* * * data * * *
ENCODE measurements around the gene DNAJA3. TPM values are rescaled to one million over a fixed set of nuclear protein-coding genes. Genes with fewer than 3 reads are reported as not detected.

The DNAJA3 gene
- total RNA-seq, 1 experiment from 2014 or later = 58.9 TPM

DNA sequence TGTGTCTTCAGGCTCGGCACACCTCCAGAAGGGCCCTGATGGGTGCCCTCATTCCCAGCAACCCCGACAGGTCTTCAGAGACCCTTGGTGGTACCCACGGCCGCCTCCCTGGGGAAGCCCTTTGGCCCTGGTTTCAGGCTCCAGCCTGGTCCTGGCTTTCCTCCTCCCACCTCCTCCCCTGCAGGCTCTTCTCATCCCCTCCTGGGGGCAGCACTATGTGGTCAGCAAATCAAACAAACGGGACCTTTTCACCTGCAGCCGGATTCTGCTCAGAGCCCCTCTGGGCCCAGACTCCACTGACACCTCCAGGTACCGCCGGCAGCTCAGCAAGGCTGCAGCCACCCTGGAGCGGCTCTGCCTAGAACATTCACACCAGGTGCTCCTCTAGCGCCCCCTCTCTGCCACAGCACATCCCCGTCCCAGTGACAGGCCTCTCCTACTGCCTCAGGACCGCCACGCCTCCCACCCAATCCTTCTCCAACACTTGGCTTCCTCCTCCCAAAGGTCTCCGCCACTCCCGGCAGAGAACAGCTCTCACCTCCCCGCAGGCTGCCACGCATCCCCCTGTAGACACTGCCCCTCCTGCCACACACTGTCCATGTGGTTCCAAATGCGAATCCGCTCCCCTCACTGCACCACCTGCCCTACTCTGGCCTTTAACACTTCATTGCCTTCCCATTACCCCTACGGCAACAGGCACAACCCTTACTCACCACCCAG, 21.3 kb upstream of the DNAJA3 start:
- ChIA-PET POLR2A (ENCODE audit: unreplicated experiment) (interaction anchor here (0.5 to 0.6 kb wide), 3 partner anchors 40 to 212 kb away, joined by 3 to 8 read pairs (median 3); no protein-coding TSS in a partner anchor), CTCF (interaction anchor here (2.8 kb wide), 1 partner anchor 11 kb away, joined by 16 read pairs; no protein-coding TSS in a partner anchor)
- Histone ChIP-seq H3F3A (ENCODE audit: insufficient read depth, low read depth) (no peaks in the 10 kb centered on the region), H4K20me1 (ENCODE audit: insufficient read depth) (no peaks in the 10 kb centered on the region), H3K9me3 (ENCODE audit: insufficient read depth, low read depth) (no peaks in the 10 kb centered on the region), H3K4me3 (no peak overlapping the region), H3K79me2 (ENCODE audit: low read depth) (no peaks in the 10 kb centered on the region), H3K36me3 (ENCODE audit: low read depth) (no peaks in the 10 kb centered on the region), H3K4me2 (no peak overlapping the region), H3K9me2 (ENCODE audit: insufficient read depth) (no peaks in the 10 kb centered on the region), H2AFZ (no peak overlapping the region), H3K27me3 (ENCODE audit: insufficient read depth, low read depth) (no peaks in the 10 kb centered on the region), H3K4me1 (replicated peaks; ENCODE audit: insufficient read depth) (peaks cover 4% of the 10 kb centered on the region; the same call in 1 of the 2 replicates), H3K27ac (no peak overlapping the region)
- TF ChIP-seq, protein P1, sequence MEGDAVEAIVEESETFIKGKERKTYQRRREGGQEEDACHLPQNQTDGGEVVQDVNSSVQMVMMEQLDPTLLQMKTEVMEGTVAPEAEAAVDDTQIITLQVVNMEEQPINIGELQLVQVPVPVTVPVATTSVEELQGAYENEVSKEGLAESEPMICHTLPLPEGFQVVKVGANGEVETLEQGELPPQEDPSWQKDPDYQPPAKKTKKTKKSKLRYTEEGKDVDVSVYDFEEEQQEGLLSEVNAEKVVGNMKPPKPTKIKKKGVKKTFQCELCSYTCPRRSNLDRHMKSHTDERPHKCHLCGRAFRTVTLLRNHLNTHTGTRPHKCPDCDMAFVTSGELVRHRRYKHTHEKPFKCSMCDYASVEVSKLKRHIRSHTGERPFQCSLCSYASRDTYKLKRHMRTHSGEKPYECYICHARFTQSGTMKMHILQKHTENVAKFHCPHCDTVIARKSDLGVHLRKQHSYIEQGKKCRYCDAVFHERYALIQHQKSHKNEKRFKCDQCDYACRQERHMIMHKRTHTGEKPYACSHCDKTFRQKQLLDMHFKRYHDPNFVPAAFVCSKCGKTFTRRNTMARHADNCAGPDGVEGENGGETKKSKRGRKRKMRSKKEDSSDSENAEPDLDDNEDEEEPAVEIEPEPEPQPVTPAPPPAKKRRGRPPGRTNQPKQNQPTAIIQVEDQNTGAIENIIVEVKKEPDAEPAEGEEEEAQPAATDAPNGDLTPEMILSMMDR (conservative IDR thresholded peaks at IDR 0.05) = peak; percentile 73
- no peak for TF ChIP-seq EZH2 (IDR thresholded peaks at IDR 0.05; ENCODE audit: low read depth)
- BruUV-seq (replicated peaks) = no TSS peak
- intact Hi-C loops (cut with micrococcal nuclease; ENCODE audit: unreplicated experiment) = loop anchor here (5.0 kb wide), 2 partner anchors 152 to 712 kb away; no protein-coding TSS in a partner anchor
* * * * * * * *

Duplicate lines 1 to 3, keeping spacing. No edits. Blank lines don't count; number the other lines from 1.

ENCODE measurements around the gene DNAJA3. TPM values are rescaled to one million over a fixed set of nuclear protein-coding genes. Genes with fewer than 3 reads are reported as not detected.

The DNAJA3 gene
- total RNA-seq, 1 experiment from 2014 or later = 58.9 TPM